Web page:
More poll gloom for Gormless Brown, then, as this latest Ipsos Mori poll places Labour 17 points behind Cameron's Conservatives. Mike Smithson seems to think that this is evidence that the conference season no longer has as dramatic an effect on the polling system as it used to. At least that's what I believe he means because he cites evidence from the last two (YouGov and ComRes) polls, which suggested a narrowing of the Tory lead post-conference, that seem to show the kind of pulsating percentages we have become used to and which happens every day anyway, with or without conferences.
The psephological guru also points to the fact that the only party that received a palpable conference bounce was the Liberal Democrats and that that has unwound at breakneck speed as their public exposure has crashed. Labour and Conservative politicians remain exposed, as it were.
I fully agree with Mr Smithson. He convinced me long ago that contemporary polling is far more reliable than it used to be, and provides a more trustworthy and fairer reflection of the electorate's real voting intentions than its equivalent a dozen or so years ago did. It's worth adding that the annoying YouGov daily tracker results should, in my humble, be dismissed as a gimmick because the methodology that makes modern polls so reliable was not applied to them. They are misleading so any 'bounce' they implied for any party should be discounted.
If all this is true, and these are extremely reliable polls, then they do indeed make gloomy reading for a Labour Party that surely must need very little further persuasion that it's time for a change at the top - as a matter of some considerable urgency now.
I do hope they remain spineless and chaotic, rather than miraculously discover some bottle and take the necessary steps to remove their biggest polling, and electoral, liability.
I think you - and they - know who I mean.
Two more reliable polls this evening paint the same grim picture for Labour - and for Brown - with both pointing to a solid 17% lead for the Tories. I'll leave it to Professor Smithson to explain the implications - and deliver the interesting news that there's a new pollster in town.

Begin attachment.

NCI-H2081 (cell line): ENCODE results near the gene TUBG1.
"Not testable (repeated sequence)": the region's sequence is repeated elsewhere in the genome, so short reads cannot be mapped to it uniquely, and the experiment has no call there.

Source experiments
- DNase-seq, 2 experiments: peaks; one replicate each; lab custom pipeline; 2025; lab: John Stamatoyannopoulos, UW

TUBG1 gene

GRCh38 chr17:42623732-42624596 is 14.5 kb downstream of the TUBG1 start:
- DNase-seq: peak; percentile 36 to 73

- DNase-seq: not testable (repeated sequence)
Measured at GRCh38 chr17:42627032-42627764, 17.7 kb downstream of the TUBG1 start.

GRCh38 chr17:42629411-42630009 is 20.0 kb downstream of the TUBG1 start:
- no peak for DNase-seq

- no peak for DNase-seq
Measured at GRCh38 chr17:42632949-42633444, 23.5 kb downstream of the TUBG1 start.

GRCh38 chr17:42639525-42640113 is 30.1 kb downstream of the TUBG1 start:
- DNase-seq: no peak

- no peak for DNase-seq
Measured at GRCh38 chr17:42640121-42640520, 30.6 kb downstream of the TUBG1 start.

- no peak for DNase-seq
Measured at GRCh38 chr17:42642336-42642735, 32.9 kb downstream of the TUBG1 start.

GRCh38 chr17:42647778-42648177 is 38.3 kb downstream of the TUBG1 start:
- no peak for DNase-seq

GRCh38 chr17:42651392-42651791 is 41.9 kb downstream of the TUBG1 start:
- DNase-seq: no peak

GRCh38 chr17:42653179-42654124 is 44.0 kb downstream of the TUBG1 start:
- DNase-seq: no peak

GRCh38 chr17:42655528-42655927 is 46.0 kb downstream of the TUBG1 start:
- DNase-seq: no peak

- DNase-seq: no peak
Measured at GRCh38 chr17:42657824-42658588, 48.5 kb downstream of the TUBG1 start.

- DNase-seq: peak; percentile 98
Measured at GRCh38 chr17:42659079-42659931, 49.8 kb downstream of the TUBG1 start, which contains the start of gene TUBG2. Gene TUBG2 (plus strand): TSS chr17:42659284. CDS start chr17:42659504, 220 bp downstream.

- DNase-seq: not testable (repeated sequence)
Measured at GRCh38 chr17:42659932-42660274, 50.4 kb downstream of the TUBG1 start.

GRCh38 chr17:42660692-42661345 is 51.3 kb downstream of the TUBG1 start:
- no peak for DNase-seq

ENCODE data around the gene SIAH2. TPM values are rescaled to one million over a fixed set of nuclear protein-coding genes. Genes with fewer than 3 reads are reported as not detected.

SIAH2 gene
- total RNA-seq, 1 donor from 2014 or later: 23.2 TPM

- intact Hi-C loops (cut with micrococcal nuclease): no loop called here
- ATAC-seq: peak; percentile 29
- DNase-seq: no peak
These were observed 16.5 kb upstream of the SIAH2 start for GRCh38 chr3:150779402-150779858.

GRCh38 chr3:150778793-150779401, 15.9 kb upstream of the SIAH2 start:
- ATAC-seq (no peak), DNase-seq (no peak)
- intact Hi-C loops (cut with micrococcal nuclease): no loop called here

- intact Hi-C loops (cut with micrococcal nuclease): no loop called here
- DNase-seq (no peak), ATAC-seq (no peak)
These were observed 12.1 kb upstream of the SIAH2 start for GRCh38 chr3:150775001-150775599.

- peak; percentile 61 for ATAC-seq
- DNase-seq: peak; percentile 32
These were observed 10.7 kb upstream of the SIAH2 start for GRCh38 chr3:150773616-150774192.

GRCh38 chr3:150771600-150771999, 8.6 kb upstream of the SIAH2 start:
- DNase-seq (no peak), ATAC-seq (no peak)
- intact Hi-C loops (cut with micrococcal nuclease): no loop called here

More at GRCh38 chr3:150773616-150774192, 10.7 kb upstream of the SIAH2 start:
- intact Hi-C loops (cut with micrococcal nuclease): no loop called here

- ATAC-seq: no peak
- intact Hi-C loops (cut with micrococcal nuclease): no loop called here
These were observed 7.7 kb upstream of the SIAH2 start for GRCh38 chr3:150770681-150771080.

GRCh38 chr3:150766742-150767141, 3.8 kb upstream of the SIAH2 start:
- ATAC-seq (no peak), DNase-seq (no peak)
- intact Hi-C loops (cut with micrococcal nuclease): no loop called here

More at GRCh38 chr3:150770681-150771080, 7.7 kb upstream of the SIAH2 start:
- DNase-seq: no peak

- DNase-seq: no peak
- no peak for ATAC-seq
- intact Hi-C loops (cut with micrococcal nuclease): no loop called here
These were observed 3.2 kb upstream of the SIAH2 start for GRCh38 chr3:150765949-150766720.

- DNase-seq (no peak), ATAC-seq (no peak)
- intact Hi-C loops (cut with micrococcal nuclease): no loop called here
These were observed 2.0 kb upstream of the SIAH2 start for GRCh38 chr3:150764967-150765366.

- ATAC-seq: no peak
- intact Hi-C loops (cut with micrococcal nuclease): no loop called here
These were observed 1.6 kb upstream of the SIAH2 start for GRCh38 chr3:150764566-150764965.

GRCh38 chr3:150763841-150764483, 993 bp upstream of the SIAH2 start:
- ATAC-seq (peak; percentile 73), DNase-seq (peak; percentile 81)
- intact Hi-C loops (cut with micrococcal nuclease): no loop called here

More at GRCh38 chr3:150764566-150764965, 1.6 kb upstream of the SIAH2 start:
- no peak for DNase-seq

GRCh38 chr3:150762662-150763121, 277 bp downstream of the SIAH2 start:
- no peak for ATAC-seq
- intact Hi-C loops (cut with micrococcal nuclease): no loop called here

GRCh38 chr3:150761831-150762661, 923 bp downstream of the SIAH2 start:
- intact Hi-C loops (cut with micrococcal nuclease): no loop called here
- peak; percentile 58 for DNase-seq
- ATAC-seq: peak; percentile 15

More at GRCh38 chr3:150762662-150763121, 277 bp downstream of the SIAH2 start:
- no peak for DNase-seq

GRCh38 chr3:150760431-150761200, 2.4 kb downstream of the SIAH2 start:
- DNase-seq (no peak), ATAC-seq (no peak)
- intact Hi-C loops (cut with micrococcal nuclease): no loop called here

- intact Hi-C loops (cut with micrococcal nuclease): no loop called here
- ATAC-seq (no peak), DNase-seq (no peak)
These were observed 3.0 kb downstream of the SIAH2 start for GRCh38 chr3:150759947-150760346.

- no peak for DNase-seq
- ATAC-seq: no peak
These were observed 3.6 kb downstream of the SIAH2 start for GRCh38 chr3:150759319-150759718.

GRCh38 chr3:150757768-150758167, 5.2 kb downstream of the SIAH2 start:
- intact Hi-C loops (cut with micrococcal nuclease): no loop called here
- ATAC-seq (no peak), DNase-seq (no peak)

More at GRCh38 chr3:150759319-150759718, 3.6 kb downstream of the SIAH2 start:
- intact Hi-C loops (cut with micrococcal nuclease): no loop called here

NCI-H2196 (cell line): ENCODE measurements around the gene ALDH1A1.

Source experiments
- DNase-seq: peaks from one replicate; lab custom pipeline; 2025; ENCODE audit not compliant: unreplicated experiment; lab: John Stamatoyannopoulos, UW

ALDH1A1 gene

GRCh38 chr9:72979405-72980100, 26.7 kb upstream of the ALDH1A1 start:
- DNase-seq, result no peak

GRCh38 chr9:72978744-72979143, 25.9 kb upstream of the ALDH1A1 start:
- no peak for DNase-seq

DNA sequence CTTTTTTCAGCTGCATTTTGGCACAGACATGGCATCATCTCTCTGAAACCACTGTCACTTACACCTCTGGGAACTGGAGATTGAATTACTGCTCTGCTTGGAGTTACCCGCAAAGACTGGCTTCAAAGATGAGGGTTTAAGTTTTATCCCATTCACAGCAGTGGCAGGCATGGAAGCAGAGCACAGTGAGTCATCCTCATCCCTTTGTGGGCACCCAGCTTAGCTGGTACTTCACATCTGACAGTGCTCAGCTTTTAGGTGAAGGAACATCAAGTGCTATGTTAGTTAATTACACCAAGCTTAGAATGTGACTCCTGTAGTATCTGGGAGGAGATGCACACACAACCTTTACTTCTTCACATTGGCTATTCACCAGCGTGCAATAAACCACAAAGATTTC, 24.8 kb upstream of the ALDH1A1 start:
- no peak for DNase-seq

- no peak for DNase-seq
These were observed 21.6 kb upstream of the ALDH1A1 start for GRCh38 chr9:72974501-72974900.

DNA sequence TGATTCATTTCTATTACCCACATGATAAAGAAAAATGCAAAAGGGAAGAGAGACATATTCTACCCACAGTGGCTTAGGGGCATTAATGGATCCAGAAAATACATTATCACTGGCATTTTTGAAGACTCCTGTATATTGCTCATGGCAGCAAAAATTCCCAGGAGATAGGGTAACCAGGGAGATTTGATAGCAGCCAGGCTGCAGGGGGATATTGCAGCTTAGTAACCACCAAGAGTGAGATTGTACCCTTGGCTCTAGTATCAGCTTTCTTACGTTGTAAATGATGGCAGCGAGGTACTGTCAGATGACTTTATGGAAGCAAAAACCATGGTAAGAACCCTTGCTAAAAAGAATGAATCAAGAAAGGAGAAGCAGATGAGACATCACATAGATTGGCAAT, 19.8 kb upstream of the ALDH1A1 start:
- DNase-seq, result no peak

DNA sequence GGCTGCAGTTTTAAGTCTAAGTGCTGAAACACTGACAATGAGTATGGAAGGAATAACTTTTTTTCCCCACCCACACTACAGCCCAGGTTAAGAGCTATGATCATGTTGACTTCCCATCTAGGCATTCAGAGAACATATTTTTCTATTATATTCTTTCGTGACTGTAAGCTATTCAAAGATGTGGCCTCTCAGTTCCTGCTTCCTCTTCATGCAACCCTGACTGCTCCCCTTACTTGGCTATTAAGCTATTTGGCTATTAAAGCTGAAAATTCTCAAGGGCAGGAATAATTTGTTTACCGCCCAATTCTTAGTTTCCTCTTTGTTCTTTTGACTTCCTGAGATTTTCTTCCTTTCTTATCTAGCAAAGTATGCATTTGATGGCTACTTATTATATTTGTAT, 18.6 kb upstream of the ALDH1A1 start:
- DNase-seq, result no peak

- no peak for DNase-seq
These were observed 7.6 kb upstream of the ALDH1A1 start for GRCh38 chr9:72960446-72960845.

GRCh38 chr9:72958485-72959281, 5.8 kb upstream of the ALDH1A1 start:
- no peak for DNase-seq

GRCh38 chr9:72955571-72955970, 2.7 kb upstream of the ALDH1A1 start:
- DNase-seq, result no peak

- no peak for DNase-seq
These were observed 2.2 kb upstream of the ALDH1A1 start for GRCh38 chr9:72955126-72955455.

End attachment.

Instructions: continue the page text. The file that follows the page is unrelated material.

CON 44 (-1) LAB 27 (+1) LD 18 (nc)
A second pollster adds to Labour’s gloom
The second of tonight’s three polls, ICM’s for the Guardian, is out and shows very little change on the last survey from the firm taken in the immediate aftermath of the Tory conference and David Cameron’s speech.
A lot of people assumed that the last figures were down to the conference effect and that once we “got back to normal” then the scale of the blue lead would reduce substantially.
This view was accentuated by the Populus, Comres and YouGov surveys which all seemed to be pointing to a narrowing of the margin.
Well today’s two polls haven’t and this and now we await the third - the first regular monthly survey by the leading Canadian firm, Angus Reid Strategies exclusively for Politicalbetting, which is working with us as part of its effort to introduce a second substantial online pollster to the UK market. This is due out later tonight.
The ICM numbers coming on top of the MORI will be a severe disappointment to Labour which much have been hoping that things had started to turn. Seventeen point deficits only a few months before the election point to a rout
40% 23% 20%Never has it been possible to say with more confidence that the polls don't lie. So the question, with three in a row now predicting catastrophe for Labour under Brown, still stands: what are they going to do about it.
A third pollster reports a 17 point Labour deficit
Tonight sees the launch of the exclusive new monthly poll by the leading Canadian firm, Angus Reid Strategies for Politicalbetting.com - and the timing could nor be more apt.
The main party figures are above.
The “others” are UKIP 5%: GRN 3%: BNP 3%: SNP 3%: PC 1%.
Extraordinarily the findings, like the ones from Ipsos-MORI and ICM earlier tonight show exactly the same Labour deficit - seventeen points.
Like YouGov polling is carried out online from a polling panel but unlike YouGov the sample is past voted weighted to what those questioned said they they did at the last election. YouGov weights by party ID.
The voting intention question has been designed to get respondents to focus more on what they will actually be doing in their particular seats in the hope of picking up any tactical intent. It reads “If a General Election were held tomorrow, which one of the following parties would you be most likely to support in your constituency?”
Angus Reid Strategies is applying for membership of the British Polling Council and is following its transparency requirements immediately. I am hoping to get a link up tonight so that the detailed tables can be down-loaded.
The sample size was 2.077 which is in line with most YouGov polls but is about double that which we see from the telephone pollsters.
Finally can I thank Andy Morris and his team at the firm. It’s been great working with them and I’m looking forward to our regular monthly poll as well as surveys of the key marginals.
The most likely answer is, of course, nothing.
Hat tip to Uncle Bob.